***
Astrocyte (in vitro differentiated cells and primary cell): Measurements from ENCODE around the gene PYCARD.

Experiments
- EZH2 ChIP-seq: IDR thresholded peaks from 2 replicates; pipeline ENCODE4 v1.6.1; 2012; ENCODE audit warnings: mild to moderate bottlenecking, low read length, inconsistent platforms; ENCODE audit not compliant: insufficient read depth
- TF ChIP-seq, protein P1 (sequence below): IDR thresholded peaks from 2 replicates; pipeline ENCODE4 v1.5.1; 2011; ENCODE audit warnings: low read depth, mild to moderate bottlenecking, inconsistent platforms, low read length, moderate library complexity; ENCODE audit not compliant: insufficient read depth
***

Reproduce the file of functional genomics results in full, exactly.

Astrocyte (in vitro differentiated cells and primary cell): Measurements from ENCODE around the gene PYCARD.

Experiments
- EZH2 ChIP-seq: IDR thresholded peaks from 2 replicates; pipeline ENCODE4 v1.6.1; 2012; ENCODE audit warnings: mild to moderate bottlenecking, low read length, inconsistent platforms; ENCODE audit not compliant: insufficient read depth
- TF ChIP-seq, protein P1 (sequence below): IDR thresholded peaks from 2 replicates; pipeline ENCODE4 v1.5.1; 2011; ENCODE audit warnings: low read depth, mild to moderate bottlenecking, inconsistent platforms, low read length, moderate library complexity; ENCODE audit not compliant: insufficient read depth